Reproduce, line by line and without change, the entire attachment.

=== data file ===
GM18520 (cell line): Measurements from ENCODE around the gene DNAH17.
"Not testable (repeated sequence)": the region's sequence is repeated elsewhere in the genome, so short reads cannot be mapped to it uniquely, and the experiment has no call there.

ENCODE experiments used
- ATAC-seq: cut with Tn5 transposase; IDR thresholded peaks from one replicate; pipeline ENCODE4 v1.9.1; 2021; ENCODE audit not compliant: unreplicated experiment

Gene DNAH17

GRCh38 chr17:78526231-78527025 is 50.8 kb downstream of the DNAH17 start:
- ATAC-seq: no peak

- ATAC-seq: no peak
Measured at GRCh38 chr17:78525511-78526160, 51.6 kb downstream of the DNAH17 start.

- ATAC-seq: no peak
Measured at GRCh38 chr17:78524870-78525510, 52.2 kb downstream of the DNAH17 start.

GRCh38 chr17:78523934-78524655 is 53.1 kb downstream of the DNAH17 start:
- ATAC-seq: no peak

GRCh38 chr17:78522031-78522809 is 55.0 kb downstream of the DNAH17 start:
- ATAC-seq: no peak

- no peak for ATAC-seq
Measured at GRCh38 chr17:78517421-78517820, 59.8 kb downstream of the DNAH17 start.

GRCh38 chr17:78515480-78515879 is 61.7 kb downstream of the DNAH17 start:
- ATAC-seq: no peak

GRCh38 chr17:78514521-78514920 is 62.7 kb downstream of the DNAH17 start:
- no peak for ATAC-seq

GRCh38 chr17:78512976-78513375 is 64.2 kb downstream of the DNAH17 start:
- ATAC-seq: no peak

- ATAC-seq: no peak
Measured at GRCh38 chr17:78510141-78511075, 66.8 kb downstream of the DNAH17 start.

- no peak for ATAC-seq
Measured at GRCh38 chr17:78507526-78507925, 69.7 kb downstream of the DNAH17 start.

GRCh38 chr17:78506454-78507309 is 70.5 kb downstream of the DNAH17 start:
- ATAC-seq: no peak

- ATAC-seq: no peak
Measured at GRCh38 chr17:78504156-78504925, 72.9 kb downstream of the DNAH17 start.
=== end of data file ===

GM18520 (cell line): Measurements from ENCODE around the gene DNAH17.
"Not testable (repeated sequence)": the region's sequence is repeated elsewhere in the genome, so short reads cannot be mapped to it uniquely, and the experiment has no call there.

ENCODE experiments used
- ATAC-seq: cut with Tn5 transposase; IDR thresholded peaks from one replicate; pipeline ENCODE4 v1.9.1; 2021; ENCODE audit not compliant: unreplicated experiment

Gene DNAH17

GRCh38 chr17:78526231-78527025 is 50.8 kb downstream of the DNAH17 start:
- ATAC-seq: no peak

- ATAC-seq: no peak
Measured at GRCh38 chr17:78525511-78526160, 51.6 kb downstream of the DNAH17 start.

- ATAC-seq: no peak
Measured at GRCh38 chr17:78524870-78525510, 52.2 kb downstream of the DNAH17 start.

GRCh38 chr17:78523934-78524655 is 53.1 kb downstream of the DNAH17 start:
- ATAC-seq: no peak

GRCh38 chr17:78522031-78522809 is 55.0 kb downstream of the DNAH17 start:
- ATAC-seq: no peak

- no peak for ATAC-seq
Measured at GRCh38 chr17:78517421-78517820, 59.8 kb downstream of the DNAH17 start.

GRCh38 chr17:78515480-78515879 is 61.7 kb downstream of the DNAH17 start:
- ATAC-seq: no peak

GRCh38 chr17:78514521-78514920 is 62.7 kb downstream of the DNAH17 start:
- no peak for ATAC-seq

GRCh38 chr17:78512976-78513375 is 64.2 kb downstream of the DNAH17 start:
- ATAC-seq: no peak

- ATAC-seq: no peak
Measured at GRCh38 chr17:78510141-78511075, 66.8 kb downstream of the DNAH17 start.

- no peak for ATAC-seq
Measured at GRCh38 chr17:78507526-78507925, 69.7 kb downstream of the DNAH17 start.

GRCh38 chr17:78506454-78507309 is 70.5 kb downstream of the DNAH17 start:
- ATAC-seq: no peak

- ATAC-seq: no peak
Measured at GRCh38 chr17:78504156-78504925, 72.9 kb downstream of the DNAH17 start.